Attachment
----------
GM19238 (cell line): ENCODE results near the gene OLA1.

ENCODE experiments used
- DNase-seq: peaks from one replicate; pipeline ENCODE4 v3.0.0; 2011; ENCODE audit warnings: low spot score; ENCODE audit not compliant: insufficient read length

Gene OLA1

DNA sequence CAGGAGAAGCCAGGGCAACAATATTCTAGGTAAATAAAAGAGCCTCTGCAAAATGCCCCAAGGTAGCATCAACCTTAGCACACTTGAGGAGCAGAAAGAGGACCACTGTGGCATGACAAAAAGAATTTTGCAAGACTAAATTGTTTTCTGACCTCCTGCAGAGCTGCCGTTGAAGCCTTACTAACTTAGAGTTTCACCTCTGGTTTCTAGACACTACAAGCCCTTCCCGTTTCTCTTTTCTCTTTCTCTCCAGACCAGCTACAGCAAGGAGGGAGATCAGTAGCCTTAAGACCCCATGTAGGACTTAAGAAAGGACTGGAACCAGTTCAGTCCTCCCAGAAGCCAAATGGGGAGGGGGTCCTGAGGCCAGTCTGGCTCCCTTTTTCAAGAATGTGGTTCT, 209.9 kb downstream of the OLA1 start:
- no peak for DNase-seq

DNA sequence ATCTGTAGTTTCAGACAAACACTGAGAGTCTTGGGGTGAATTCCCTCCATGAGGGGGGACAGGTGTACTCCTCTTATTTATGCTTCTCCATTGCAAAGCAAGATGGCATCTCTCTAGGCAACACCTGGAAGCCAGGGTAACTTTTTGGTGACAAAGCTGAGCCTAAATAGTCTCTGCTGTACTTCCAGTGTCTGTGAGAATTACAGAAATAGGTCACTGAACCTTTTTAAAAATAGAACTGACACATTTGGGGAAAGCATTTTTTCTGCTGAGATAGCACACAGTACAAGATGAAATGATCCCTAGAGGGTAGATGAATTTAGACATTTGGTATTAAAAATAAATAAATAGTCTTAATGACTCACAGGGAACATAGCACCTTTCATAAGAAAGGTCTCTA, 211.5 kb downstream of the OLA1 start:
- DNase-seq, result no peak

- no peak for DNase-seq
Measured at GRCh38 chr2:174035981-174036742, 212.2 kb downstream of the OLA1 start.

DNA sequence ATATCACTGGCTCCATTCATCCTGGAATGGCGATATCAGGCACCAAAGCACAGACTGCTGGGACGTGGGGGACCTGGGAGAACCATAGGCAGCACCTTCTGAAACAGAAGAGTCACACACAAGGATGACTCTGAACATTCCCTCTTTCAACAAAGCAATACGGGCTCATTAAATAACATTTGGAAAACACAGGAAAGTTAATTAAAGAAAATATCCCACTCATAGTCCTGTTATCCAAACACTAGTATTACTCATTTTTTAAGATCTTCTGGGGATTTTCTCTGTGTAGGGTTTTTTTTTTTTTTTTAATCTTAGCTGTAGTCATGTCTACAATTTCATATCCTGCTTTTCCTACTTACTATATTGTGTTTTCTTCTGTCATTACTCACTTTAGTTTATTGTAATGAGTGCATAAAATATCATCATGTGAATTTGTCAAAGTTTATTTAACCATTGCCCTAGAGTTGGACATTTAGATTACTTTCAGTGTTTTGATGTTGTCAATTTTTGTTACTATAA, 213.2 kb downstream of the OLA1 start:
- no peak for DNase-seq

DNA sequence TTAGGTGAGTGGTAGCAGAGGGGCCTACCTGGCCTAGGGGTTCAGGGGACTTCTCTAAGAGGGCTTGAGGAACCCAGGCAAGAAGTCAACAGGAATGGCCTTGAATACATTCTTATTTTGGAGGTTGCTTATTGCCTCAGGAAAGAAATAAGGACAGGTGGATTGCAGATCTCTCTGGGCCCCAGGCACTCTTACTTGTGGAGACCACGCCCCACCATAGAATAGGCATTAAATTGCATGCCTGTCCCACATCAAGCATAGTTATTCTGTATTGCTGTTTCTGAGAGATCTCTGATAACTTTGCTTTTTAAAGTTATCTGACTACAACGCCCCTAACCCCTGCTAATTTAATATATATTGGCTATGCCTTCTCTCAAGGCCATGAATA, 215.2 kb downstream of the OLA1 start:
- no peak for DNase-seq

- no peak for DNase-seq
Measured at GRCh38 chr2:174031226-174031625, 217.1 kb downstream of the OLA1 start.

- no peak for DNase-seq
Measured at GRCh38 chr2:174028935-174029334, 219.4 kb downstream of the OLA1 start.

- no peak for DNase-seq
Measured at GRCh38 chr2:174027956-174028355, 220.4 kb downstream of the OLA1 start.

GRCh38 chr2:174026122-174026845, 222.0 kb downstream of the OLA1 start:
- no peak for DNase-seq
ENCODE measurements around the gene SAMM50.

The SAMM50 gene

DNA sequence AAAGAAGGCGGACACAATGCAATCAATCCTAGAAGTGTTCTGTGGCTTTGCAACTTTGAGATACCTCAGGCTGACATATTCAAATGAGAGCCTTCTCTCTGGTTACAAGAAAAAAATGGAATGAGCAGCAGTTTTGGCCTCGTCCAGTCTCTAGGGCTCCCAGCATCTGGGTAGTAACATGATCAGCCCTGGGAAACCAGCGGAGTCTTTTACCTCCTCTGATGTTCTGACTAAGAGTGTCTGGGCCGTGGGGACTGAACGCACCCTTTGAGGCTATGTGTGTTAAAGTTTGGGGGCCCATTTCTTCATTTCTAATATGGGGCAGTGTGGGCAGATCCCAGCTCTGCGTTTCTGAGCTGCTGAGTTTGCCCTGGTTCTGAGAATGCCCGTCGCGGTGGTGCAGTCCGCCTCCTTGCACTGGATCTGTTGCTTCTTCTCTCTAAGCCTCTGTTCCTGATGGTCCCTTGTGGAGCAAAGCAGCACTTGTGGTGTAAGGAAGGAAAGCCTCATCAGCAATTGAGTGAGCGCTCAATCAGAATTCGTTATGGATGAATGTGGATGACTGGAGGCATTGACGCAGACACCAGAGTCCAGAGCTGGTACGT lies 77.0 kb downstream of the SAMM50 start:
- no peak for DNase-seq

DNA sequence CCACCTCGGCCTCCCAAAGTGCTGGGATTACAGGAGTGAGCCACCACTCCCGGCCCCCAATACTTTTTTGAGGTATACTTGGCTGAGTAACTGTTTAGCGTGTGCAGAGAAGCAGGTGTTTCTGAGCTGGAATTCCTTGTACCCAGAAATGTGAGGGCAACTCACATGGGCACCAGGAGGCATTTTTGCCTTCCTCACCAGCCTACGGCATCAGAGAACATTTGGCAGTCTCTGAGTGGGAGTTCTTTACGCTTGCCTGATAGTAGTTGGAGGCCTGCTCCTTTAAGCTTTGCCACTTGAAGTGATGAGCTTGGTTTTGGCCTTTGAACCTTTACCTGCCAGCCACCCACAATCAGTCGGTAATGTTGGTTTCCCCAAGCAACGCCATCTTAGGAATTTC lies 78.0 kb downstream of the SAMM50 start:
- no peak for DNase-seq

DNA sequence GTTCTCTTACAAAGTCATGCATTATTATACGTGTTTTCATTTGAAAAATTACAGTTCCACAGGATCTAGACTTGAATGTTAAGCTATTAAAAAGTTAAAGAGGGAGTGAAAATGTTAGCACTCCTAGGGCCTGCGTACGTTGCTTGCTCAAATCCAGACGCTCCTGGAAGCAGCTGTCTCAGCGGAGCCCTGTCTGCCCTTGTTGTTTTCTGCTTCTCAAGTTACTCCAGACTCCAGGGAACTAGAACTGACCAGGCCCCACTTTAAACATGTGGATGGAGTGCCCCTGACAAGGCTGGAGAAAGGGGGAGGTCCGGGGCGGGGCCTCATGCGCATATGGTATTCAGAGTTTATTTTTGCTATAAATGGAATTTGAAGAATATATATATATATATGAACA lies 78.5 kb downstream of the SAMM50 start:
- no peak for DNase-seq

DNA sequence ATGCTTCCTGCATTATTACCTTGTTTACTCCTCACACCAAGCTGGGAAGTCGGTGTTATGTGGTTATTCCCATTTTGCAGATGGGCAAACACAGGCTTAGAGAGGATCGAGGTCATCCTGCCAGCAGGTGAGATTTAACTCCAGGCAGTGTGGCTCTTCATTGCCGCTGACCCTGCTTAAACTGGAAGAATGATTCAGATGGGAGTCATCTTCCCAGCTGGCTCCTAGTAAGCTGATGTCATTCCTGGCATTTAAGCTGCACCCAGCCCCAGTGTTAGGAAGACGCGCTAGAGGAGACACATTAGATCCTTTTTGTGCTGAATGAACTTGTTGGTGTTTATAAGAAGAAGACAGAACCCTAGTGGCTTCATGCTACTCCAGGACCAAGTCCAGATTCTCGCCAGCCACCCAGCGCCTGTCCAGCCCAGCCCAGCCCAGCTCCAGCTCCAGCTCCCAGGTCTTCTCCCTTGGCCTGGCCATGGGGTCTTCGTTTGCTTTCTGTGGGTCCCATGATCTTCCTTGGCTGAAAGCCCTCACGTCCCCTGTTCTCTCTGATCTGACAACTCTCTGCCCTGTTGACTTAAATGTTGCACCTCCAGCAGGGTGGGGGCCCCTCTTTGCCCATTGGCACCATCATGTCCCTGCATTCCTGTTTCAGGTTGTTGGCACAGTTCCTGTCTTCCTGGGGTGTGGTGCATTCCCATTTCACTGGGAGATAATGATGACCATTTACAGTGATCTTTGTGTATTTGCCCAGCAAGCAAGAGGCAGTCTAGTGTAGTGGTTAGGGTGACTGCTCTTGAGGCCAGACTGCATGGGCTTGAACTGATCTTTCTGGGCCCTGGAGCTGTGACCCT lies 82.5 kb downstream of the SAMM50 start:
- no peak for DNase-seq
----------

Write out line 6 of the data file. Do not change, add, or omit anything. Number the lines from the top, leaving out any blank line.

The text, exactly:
- no peak for DNase-seq